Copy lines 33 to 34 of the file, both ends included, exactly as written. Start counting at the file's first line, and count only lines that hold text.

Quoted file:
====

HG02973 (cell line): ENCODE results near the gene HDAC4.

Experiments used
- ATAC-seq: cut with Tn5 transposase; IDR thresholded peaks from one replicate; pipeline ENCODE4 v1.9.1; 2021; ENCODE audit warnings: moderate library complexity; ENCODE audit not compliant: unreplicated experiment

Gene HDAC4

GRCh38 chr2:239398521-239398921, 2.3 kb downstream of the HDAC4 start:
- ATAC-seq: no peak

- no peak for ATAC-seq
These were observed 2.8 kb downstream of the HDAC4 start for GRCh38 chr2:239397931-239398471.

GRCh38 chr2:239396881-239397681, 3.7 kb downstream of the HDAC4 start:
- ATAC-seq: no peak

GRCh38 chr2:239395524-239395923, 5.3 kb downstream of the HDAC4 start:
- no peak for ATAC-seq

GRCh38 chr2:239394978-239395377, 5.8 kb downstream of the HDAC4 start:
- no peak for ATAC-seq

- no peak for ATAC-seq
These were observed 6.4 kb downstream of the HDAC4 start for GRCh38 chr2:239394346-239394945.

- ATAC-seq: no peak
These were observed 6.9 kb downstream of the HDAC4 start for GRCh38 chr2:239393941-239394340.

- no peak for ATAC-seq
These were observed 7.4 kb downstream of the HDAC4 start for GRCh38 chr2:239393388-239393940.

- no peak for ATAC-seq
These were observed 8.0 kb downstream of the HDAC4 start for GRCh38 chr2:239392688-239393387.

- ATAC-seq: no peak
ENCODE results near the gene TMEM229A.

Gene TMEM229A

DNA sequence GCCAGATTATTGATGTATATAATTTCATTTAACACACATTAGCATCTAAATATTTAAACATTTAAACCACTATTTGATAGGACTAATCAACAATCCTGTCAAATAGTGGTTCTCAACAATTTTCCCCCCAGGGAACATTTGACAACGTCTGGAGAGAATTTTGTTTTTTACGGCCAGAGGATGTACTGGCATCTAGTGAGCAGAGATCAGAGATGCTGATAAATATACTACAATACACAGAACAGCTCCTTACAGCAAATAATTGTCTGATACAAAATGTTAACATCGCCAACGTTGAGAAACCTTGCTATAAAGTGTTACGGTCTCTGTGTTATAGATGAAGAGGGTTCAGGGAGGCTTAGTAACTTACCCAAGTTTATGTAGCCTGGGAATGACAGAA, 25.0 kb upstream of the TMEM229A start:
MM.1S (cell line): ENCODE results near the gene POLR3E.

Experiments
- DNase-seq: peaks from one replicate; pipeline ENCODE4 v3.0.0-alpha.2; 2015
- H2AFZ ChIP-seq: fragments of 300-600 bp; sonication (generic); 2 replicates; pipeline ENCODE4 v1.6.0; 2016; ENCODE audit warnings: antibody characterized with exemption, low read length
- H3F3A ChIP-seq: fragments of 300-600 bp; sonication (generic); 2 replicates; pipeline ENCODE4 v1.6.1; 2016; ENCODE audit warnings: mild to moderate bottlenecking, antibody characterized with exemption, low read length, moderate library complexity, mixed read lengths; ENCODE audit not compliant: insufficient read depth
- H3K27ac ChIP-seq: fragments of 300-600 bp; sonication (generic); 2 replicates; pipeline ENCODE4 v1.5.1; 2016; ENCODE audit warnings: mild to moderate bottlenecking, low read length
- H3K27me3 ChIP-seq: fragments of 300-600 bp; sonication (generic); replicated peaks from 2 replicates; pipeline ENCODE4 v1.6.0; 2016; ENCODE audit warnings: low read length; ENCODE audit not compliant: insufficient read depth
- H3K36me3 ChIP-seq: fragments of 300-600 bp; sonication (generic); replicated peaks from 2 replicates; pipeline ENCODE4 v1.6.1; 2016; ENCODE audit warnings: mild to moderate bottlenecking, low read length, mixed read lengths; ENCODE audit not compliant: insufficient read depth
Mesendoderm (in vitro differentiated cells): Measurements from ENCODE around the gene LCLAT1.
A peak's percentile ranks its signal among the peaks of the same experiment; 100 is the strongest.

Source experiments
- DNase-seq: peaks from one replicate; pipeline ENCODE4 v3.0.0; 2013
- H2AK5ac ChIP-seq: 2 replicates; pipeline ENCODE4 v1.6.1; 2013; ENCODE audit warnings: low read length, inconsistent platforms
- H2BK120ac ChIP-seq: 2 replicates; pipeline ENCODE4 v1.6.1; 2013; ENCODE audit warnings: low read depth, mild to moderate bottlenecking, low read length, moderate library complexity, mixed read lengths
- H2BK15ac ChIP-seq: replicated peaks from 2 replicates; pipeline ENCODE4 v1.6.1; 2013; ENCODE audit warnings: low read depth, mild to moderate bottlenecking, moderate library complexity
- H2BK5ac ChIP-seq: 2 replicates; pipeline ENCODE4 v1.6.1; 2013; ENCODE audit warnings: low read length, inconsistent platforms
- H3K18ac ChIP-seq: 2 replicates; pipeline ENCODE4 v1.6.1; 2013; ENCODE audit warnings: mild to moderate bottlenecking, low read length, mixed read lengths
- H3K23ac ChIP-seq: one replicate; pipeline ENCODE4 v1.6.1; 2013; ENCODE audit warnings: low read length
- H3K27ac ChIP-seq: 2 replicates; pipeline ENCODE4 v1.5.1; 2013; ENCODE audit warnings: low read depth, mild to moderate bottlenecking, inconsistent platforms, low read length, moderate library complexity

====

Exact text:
- H3K27me3 ChIP-seq: fragments of 300-600 bp; sonication (generic); replicated peaks from 2 replicates; pipeline ENCODE4 v1.6.0; 2016; ENCODE audit warnings: low read length; ENCODE audit not compliant: insufficient read depth
- H3K36me3 ChIP-seq: fragments of 300-600 bp; sonication (generic); replicated peaks from 2 replicates; pipeline ENCODE4 v1.6.1; 2016; ENCODE audit warnings: mild to moderate bottlenecking, low read length, mixed read lengths; ENCODE audit not compliant: insufficient read depth